Iran has barred two nuclear inspectors from the International Atomic Energy Agency (IAEA) from the country. The move comes following sweeping sanctions from the United Nations Security Council, approved on June 9, meant to deter Iran from developing a nuclear program. Iran says it banned the inspectors for leaking "false" information about the country. The IAEA will be allowed to remain in Iran, however. Here's what happened and why.
- Retaliation for Sanctions The Financial Times' Najmeh Bozorgmehr writes, "Barring the inspectors could be Iran’s response to a new round of UN-imposed sanctions passed earlier this month. These further restrict financial transactions and allow inspections of dual-use cargoes which may assist in developing Iran’s nuclear or missile programme. Iran has refused to halt its uranium enrichment programme in spite of four sets of UN sanctions and unilateral restrictions imposed by the US and European states. It has continued to upgrade its nuclear programme."
- The Escalating Tension Between Iran and IAEA Reuters' Hossein Jaseb and Sylvia Westall explain, "Ties between Iran and the IAEA have become more strained since Yukiya Amano took over as head of the agency in December. The Japanese diplomat has taken a tougher approach on Iran than his predecessor Mohamed ElBaradei, with the IAEA saying in a February report that Iran could be trying to develop a nuclear-armed missile now, and not just in the past."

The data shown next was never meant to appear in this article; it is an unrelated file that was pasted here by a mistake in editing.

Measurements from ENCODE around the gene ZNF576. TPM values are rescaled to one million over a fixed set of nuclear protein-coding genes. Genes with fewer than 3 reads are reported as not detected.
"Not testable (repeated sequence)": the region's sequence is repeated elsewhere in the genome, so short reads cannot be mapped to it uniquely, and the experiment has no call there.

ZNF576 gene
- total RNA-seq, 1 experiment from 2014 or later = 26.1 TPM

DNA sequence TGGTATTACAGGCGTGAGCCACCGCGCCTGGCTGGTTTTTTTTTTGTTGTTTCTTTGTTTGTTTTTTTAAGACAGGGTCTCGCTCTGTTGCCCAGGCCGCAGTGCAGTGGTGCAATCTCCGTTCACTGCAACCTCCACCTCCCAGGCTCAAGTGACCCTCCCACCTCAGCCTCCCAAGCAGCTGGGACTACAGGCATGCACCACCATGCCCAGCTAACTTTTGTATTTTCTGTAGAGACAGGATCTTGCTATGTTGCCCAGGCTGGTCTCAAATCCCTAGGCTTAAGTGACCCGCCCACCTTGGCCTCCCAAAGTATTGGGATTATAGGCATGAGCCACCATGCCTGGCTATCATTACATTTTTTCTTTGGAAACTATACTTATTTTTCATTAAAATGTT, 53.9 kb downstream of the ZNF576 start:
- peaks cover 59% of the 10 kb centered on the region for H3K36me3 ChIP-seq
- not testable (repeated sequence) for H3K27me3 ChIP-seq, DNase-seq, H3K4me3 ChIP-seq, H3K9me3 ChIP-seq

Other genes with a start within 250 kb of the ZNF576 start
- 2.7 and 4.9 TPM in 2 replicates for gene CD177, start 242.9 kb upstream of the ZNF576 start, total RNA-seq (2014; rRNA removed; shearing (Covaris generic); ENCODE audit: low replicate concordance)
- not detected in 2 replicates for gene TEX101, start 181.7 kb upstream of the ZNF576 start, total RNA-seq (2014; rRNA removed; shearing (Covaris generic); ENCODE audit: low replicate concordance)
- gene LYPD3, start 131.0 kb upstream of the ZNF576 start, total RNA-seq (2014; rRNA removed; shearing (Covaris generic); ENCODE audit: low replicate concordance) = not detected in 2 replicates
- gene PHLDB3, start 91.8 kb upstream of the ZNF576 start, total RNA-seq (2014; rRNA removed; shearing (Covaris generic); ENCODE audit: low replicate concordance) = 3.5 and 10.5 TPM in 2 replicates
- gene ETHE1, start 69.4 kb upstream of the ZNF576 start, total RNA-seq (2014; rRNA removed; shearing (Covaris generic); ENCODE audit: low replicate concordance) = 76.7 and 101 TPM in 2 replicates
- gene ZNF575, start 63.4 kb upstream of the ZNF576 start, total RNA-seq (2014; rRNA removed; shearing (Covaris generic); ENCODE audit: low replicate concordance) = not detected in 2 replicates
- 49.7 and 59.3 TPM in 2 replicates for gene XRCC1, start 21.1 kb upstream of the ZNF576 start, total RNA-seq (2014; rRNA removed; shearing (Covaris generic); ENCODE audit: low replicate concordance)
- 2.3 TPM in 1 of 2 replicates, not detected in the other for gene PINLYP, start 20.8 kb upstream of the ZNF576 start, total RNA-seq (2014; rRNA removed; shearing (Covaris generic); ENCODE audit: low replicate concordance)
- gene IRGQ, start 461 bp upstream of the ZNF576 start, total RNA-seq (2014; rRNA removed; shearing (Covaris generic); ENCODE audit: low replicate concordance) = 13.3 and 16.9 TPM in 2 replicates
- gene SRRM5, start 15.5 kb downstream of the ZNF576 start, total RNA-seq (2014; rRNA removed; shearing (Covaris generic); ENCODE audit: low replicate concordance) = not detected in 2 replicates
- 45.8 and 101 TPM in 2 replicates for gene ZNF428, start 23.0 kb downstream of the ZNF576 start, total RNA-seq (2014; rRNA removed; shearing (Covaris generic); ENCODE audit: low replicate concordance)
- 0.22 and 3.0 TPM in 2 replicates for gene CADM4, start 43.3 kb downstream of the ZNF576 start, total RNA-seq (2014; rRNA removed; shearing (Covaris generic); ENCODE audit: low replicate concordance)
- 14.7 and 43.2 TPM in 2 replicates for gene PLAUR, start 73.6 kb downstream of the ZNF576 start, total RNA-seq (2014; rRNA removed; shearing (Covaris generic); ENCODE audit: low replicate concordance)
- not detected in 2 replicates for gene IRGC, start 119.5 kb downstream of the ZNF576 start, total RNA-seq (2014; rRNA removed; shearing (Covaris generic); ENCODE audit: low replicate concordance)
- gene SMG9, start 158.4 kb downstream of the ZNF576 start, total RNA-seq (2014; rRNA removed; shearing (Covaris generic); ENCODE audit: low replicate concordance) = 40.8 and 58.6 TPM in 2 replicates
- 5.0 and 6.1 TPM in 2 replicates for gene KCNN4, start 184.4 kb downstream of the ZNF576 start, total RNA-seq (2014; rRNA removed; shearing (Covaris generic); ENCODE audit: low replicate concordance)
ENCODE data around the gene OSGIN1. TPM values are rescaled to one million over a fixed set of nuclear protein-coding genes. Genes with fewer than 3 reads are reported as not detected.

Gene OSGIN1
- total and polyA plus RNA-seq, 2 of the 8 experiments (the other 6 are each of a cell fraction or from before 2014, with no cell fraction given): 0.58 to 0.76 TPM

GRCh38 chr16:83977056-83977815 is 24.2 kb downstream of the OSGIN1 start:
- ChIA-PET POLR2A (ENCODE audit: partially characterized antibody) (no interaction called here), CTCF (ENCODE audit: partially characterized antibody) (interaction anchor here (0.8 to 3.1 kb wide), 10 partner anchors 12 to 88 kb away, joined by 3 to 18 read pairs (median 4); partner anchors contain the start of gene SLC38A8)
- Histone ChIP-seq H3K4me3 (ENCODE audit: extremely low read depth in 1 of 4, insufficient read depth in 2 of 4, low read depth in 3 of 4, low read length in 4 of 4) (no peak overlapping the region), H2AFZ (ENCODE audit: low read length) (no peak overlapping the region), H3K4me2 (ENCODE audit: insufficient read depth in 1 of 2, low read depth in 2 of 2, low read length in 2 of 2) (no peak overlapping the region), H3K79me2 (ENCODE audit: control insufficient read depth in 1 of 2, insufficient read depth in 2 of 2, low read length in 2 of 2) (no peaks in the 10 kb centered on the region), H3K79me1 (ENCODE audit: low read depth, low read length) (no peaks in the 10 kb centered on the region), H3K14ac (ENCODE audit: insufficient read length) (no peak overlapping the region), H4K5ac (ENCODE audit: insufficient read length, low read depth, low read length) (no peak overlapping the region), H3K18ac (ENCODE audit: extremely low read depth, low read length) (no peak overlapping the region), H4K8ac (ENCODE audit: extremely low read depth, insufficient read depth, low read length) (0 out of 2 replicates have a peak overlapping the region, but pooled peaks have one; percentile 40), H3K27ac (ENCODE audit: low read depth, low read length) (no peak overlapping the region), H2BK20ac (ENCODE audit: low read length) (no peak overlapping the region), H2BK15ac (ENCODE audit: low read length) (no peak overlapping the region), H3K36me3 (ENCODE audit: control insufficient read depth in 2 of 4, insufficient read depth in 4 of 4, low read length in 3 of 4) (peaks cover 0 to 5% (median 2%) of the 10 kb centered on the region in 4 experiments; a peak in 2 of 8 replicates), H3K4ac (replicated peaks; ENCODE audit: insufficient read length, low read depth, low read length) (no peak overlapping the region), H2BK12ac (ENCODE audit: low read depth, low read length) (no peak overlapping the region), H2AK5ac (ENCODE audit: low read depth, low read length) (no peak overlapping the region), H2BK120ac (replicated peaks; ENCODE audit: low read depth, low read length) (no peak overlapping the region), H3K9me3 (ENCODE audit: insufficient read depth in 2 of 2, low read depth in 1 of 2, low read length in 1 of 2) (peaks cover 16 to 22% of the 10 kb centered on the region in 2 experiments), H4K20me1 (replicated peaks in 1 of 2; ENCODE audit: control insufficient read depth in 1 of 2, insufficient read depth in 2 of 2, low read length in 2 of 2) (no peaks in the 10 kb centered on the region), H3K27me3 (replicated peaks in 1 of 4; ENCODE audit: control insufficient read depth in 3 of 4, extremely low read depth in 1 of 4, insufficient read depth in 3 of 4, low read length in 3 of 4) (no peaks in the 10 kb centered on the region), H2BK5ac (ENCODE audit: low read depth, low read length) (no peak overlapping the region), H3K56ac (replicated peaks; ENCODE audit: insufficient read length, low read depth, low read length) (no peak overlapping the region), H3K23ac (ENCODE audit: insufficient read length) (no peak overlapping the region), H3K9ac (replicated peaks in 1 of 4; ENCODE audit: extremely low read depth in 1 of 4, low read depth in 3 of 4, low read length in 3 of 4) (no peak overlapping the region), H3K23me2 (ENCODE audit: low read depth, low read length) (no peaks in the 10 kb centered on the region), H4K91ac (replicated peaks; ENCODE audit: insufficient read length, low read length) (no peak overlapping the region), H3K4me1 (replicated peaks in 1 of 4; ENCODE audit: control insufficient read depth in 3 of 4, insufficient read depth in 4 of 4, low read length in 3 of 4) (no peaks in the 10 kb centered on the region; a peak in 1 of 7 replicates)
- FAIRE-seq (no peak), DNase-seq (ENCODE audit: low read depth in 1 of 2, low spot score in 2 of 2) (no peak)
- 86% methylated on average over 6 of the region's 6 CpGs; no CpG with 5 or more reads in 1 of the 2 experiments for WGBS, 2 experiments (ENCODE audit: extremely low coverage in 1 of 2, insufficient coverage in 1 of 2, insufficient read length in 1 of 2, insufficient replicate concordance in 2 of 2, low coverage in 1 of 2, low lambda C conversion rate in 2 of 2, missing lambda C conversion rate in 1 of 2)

- The Ongoing Fight Over Nuclear Iran The Associated Press Nasser Karimi paints the larger picture. "The ban is the latest twist in Iran's deepening tussle with the U.N.'s International Atomic Energy Agency and the West over its nuclear program. The United States and its allies warn that Iran's program is geared toward making nuclear weapons. Tehran denies the charge saying its nuclear activities are only for peaceful purposes like power generation," he writes. "Meanwhile, Brazil's foreign minister indicated that his country's active support of Iran in its dispute with the West over its nuclear program was being scaled back after the U.N. Security Council's decision earlier this month for new sanctions."
- Repeating Saddam's Mistake The National Iranian American Council sighs, "Iran beginning to repeat mistakes of Saddam Hussein ... barring inspectors is a road to nowhere good. ... Iran finding itself in difficult position of having even its legitimate grievances delegitimized by its other behavior."
- Who Doesn't Hate Intel-Leaking Officials? Liberal blogger Steve Hynd quips, "Fair enough. O's cracking down on whistleblowers too." (The New York Times recently reported the Obama administration's hard-line efforts against government leaks.)
This article is from the archive of our partner The Wire.